I think that Simon Jenkins is the sort of grandee commenter who is given a lot more slack than anyone else. If Damian Carrington started writing things like this I'd really sit up and take notice!! Also, if Jenkins were to become a full-blown "denier", he'd probably be fired, but in this article he is carefully agnostic-orthodox on CAGW itself, expressing doubts about energy policy only.

May 23, 2012 at 5:20 PM | Registered CommenterJeremy Harvey

Brent,

On the other hand, you could take the job and come up with some secret cunning modifications that cause them to sieze up, or their blades fall off after a certain number of revolutions.

May 23, 2012 at 6:13 PM | Registered CommenterSalopian

Jeremy Harvey
I was SisterZoot, SisterDingo, DoctorPiglet and GeofftheChaste until somehow I was found out. I wonder whether Foxgoose was ever GreenAngelChloe, who used to demand that we sceptics be locked up, and boasted how she made her primary school pupils cry with her rendition of her composition “No More Snow”?

May 23, 2012 at 8:02 PM | Unregistered Commentergeoffchambers

Jeremy Harvey
I was SisterZoot, SisterDingo, DoctorPiglet and GeofftheChaste until somehow I was found out. I wonder whether Foxgoose was ever GreenAngelChloe, who used to demand that we sceptics be locked up, and boasted how she made her primary school pupils cry with her rendition of her composition “No More Snow”?

May 23, 2012 at 8:02 PM | Unregistered Commentergeoffchambers

I was SisterZoot, SisterDingo, DoctorPiglet and GeofftheChaste until somehow I was found out. I wonder whether Foxgoose was ever GreenAngelChloe, who used to demand that we sceptics be locked up, and boasted how she made her primary school pupils cry with her rendition of her composition “No More Snow”?

Ah! - Geoff ....memories...memories!

SisterZoot was a class act!

Sadly (& very scarily) GreenAngelChloe was the real deal - beyond parody.

She once boasted that her kids' parents were complaining about her green politics - but she didn't care 'cos it was, like, reaallly important - and she knew she was right and they were wrong.

She stopped posting after I quoted her the 1996 Education Act's provisions on political indoctrination of children and suggested she might end up in jail.

Happy days!

May 23, 2012 at 8:28 PM | Registered CommenterFoxgoose

Those in government who support this policy are worse than graffiti vandals. I suggest those who authorise the squandering of this vast amount of money are guilty of malfeasance in public office. Let's have them up in Court when this sorry farce finally bites the dust and collapses around them.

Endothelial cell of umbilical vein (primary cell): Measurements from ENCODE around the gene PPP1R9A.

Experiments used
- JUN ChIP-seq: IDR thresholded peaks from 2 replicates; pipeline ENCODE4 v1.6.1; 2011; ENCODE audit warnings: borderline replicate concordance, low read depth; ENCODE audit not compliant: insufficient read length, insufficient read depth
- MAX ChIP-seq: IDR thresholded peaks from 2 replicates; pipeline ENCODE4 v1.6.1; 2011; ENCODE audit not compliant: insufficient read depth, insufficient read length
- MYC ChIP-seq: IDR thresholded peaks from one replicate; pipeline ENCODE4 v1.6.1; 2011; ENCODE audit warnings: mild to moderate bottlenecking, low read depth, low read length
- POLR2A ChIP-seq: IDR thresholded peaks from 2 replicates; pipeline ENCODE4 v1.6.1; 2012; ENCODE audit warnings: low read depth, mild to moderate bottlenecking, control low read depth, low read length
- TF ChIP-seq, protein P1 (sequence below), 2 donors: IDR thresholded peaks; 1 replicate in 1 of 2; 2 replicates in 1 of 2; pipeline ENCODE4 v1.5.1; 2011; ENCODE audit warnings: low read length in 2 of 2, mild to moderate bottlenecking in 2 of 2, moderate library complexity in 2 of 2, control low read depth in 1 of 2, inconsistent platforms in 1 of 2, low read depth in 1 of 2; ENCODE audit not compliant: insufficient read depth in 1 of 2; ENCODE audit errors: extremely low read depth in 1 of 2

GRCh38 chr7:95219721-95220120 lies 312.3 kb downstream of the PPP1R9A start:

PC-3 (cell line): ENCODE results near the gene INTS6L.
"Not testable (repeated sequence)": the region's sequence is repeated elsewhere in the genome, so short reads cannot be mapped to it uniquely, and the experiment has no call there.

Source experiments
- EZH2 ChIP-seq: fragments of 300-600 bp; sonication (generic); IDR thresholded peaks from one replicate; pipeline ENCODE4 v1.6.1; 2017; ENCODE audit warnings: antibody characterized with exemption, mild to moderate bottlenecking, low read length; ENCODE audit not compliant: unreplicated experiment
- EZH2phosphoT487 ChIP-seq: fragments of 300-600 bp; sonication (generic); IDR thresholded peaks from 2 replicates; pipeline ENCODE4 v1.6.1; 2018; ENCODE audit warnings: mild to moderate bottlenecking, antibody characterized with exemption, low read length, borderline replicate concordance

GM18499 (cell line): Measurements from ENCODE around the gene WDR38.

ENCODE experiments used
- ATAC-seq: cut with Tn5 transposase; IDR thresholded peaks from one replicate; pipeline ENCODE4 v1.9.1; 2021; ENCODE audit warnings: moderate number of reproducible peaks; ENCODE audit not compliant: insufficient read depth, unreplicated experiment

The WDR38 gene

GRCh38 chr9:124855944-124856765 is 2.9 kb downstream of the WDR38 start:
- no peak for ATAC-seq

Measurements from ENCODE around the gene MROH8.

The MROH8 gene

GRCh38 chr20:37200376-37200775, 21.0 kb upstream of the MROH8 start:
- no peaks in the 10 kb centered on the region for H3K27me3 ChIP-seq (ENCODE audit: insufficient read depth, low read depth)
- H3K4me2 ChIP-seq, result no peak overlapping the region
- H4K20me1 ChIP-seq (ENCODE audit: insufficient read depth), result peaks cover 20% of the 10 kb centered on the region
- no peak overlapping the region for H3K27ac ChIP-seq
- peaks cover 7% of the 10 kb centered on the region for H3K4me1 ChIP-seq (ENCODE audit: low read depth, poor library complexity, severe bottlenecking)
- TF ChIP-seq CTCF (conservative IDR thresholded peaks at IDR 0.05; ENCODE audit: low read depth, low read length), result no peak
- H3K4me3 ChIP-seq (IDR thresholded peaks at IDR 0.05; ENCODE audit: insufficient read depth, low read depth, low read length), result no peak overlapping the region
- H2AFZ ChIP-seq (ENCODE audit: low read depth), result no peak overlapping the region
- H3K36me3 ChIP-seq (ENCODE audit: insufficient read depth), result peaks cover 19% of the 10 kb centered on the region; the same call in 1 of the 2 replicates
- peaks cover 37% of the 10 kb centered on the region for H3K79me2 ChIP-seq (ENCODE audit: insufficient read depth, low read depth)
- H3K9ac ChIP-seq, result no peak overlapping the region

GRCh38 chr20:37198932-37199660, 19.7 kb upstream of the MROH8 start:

May 23, 2012 at 8:34 PM | Unregistered Commenterwindbag

Dear Agony Aunt, what should I do?
May 23, 2012 at 3:03 PM | Brent Hargreaves

Easy peasy - dear boy!

We're all (well - nearly all) free marketeers here.

Screw 'em to the wall for the juiciest salary & benefits deal you can get - then put your feet up in your comfy corner office (with view) and hammer the old expense account for all it's worth - while their industry self destructs.

That way you've struck a blow for the cause of sanity, kept your self respect, had a bit of a rest and seen a satisfactory augmentation of your bank balance.

..... and it's their own fault for being daft enough to hire you.

May 23, 2012 at 8:38 PM | Registered CommenterFoxgoose

Geoff, believe it or not I had managed to work out the GeofftheChaste one! SisterZoot rings a bell too - no memories of DoctorPiglet though - perhaps I had given up by then.

Unlike the Saintly Suzanne, I see that Simon Jenkins has comments on his article - and the amusingly named capitalistsockpuppet is claiming that Simon is only moaning about windmills because he's maybe a big landowner near a planned windfarm...

May 23, 2012 at 8:45 PM | Registered CommenterJeremy Harvey

I'm on home ground with this one. Literally

Maybe the wind farmers thought Northamptonshire was a good location because they were confused by our lighthouse?
http://en.wikipedia.org/wiki/National_Lift_Tower

About seventy [70] miles from the coast and officially opened by Queen Elizabeth II in 1982, "The Northampton Lighthouse" is thus thirty years old and celebrating it's demi-jubilee this year. :)

May 24, 2012 at 2:28 AM | Unregistered Commentermichael hart

ZT: You write, regarding my ethical dilemma: "I am delighted to see that you do not assume that your career need actually provide value to others."

Ay, there's the rub. Having long taken pride in the nobility of wealth creation, if (as I believe) the wind turbine industry for all its superficial resemblence to the manufacture of cars & planes is actually a wealth-destroyer, then it's unethical to participate in it. My dilemma is no different to that of a burglar's: should one (a) Be a good person and get by as best one can or (b) Look after number one and damn the neighbours?

The title of John Etherington's excellent book 'The Wind Farm Scam' helps me stop dithering. I can't join a company engaged in wealth destruction and the despoiling of our beauty spots. I'll withdraw.

May 24, 2012 at 9:03 AM | Unregistered CommenterBrent Hargreaves

Further to my posting yesterday, I'm here to tell you that wind is currently producing 36MW (that's THIRTYSIX MEGAWATTS) - less than 0.1% of UK electricity demand (just under 40000MW)
WHEN will these bozos in the DECC get real..?

May 24, 2012 at 2:07 PM | Unregistered CommenterDavid

Well said, David. Have a look at this correspondence. Maybe join in.

May 24, 2012 at 6:31 PM | Registered CommenterRobin Guenier